For those who are familiar with the extremist Islamophobic website called “Faithfreedom International”, the name of its founder Ali Sina (a pseudonym) is synonymous with the bigotry and vile rhetoric often displayed against Muslims and Islam. This was a person who openly advocated for the atomic bomb to be used on Muslim populations and have many times declared that he will “wipe out” Islam within 30 years. Now this relatively unknown figure within academic circles — apart from becoming the self-appointed hero for the cause of Islamophobia, bigotry and the new emerging school of lay-people and pseudo-scholars — has moved beyond the world that he is more accustomed with on the internet.
Journalist Sherry Jones, the Montana and Idaho correspondent for the international news agency the Bureau of National Affairs, maintains that she envisioned The Jewel of Medina, her fictionalized account of A’isha Abi Bakr, the child bride of Muhammad, as a “bridge builder.” But even before it was published, the novel became a casualty of the clash of civilizations. After Denise Spellberg, associate professor of history and Middle Eastern studies at the University of Texas, assessed the manuscript as “a very ugly, stupid, piece of work” which turned sacred history into soft-core pornography and warned that publication could provoke violence, Ballantine Books, a division of Random House, consulted with security experts and then negotiated an agreement with Jones to terminate their $100,000 two-book contract.
Scholarly decency demands that the authors of the 1977 book Hagarism: The Making of the Islamic World officially repudiate a scandalous thesis, one in which they no longer believe and one that maligns the faith of more than a billion people.
The issue raised by this monograph thus can only exist, as a historical issue, if there is a marked difference between the Qur’an and what the author parenthetically calls “Muslim traditional literature.” This is precisely the author’s position, and he posits that a historical gap existed between the formation of the Qur’an and the appearance of this Muslim traditional literature (pp. 17-18). The Qur’an, according to the author, predates all the other literature. Moreover, the knowledge hitherto accepted as historical that we have about the rise of early Islam is not, according to the author, a product of the Qur’an but of this literature (which he defines as comprising everything but the Qur’an). The whole of the monograph is dedicated to proving that the Qur’an is not arguing against “real” pagans when it argues with the group it calls mushrikun, those who practice shirk or associationism, that is, worshiping other deities in addition to Allah. Rather, the author claims, the Qur’an is adopting a rhetorical stratagem that is very common to monotheistic traditions. To call someone a “pagan” or “idolater” was to label them as less Christian or less Jewish than the accusing faction. The same should be held true for the arguments in the Qur’an.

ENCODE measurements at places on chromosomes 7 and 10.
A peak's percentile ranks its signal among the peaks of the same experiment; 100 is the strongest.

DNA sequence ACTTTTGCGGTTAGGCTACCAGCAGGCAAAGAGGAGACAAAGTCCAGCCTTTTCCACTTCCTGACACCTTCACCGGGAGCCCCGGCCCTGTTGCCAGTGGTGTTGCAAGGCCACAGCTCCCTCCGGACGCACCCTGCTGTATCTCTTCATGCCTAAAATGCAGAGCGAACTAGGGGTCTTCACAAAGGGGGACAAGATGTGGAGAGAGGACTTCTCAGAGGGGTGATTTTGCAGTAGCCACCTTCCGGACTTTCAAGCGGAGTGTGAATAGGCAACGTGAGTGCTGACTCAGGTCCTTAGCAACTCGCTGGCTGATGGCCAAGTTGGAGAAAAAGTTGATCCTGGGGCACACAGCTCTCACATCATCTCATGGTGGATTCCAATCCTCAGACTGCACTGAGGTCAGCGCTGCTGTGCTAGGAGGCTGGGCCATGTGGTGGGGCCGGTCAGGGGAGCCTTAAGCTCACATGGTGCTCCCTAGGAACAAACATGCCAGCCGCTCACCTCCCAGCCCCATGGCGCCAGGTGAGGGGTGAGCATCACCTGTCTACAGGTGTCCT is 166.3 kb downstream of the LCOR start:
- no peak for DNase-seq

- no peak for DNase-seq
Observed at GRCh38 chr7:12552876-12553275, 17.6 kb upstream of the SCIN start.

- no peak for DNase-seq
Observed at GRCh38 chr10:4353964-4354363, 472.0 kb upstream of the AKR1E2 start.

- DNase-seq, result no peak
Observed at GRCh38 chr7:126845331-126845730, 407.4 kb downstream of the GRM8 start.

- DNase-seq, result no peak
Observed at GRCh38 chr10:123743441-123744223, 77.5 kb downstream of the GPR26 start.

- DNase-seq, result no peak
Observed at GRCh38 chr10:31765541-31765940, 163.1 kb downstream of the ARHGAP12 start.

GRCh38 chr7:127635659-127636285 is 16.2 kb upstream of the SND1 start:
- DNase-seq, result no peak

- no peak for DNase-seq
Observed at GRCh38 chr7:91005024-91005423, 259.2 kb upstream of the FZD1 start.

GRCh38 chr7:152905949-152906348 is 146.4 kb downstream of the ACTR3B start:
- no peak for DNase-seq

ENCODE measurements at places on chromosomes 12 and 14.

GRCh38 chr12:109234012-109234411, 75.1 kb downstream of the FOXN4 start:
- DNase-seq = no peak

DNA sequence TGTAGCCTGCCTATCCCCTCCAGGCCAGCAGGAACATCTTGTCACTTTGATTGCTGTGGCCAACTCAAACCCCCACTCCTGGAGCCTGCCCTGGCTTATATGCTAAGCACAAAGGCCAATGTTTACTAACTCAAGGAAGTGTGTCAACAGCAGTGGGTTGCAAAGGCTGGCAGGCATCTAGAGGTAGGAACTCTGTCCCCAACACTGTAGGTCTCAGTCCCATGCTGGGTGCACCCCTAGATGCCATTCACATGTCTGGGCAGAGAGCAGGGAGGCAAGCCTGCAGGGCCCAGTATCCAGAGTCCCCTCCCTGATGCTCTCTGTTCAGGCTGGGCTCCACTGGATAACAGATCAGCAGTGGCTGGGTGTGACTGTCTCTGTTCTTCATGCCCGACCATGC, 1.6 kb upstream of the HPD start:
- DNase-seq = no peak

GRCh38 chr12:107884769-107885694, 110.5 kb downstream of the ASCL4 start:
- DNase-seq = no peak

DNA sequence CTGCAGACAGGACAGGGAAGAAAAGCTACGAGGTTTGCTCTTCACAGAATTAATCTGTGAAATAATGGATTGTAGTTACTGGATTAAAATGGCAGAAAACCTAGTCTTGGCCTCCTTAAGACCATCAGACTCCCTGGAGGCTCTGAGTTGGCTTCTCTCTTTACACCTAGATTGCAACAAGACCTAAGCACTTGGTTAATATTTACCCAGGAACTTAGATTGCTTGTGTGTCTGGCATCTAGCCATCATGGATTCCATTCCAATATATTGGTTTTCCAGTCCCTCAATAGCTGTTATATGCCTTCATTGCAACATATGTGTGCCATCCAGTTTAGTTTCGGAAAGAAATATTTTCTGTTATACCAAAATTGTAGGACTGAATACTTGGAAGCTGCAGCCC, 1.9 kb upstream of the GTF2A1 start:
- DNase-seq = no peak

The book The Sword of the Prophet written by Dr. Serge (a.k.a. Srdja) Trifkovic of Serbian extract, is similar to many such post-Cold War era books (written by pseudo-experts like Judith Miller & Co.) that are written to keep alive the perceived “threat” of Islam before our eyes, while guaranteeing themselves profitable fees, consultancies, recurrent appearances in TV and lucrative book contracts. To these bunch of bigoted, eavesdropping, lying and self-promoting journalists, in these days, especially after 9/11, there is no better and easier way to draw attention and sell books than to demean and dehumanize Muslims and Islam. It does not take too much insight to find common grounds that motivates these bigots.
Following his #1 New York Times bestseller, Our Endangered Values, the former President, winner of the Nobel Peace Prize, offers an assessment of what must be done to bring permanent peace to Israel with dignity and justice to Palestine in his latest work, “Palestine Peace Not Apartheid” (Simon and Schuster, 2006).